Two years ago my little family was driving toward New York City from our home upstate. Our intention was to help my son move into his freshman dorm at NYU. On the radio we heard newscasters and meteorologists warn about a giant hurricane, Irene, heading straight for Manhattan. It was going to cause wind damage, flooding, mayhem and disaster of epic proportions!
My son from the backseat was clearly anxious. He asked if we weren’t out of our minds heading INTO the path of the mega-storm instead of AWAY. My husband and I assured him that over the top weather predications rarely live up to their hype. In our experience the storms that really were disasters came without warning. The ones where we had days of dire predictions before the fact ended up being a well-within normal day.
Nonetheless we weren’t complete idiots, like those crazy-heads who decide hurricane warnings are synonymous with “Surf’s up!” We knew the place we were headed in NYC was inland and uphill from the beaches and we had plenty of food and videos to while away the ‘batten-down-the hatches’ phase of the storm.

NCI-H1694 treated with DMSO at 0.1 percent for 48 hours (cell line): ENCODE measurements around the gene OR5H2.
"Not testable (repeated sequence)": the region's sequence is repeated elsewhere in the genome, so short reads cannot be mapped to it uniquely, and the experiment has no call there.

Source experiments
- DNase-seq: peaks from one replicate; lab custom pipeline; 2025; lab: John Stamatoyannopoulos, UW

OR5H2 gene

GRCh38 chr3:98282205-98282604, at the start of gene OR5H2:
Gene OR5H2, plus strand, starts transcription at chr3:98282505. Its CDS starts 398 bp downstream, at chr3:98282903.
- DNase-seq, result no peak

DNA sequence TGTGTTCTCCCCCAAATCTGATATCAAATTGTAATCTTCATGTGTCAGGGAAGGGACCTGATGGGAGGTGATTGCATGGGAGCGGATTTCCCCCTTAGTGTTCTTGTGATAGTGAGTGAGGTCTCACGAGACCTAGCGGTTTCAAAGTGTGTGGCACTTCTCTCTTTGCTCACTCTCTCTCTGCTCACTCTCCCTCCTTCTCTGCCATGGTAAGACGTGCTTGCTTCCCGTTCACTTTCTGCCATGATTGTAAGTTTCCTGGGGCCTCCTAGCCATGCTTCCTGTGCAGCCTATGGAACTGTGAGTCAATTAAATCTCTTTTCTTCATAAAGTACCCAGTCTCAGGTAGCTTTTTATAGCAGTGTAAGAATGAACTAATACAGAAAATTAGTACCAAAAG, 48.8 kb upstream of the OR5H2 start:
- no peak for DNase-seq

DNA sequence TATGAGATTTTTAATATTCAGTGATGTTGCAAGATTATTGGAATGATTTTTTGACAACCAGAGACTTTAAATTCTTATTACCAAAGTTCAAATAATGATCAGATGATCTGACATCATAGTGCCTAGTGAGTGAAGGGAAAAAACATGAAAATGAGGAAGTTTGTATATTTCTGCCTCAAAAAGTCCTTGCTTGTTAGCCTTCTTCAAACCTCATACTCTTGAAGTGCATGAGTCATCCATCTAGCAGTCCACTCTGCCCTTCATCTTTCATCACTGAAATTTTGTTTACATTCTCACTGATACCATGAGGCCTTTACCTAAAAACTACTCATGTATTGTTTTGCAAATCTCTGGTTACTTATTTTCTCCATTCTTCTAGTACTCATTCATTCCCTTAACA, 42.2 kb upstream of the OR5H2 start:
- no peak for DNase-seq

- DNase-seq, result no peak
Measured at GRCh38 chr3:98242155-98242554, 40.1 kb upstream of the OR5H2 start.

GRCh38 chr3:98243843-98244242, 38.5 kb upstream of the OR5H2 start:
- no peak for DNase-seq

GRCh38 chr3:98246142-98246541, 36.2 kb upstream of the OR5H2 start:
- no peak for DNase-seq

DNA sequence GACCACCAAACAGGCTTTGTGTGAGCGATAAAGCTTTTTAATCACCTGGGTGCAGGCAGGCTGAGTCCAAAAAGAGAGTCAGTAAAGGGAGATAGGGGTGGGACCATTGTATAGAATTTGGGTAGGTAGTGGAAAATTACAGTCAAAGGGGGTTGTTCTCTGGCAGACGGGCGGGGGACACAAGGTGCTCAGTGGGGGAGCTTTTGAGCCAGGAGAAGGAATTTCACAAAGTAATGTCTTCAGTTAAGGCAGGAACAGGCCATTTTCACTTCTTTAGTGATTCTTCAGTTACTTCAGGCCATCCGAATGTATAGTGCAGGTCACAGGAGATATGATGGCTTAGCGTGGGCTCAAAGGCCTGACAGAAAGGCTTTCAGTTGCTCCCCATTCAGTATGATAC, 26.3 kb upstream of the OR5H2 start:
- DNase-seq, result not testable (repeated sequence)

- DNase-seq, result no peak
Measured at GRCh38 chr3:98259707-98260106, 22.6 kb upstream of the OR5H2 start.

Result? Irene was a big ‘meh’ in our neck of the woods. Where she did cause damage no amount of anxiety building prior to what happened could have made it better.
Today Hurricane Sandy takes center stage and the predictions are wild! Even the news agencies are recognizing they may have stepped over the line in the hype. CNN has banned the neologism ‘Frankenstorm’ from use. At the Washington Post, opinion blogger Erik Wemple wrote a piece called “Hurricane Sandy: Five Tips For Avoiding Hype,” a great guide for reporters but also for us common folk who don’t need anything extra to worry about. We’ve got enough on our plates, thank you very much.
Instead of churning up anxiety by watching hysterical weather men on television, remember that British World War II sign that you see everywhere these days. Keep Calm and Carry On!
A good stock of flashlight batteries, canned soup and milk isn’t a bad idea either.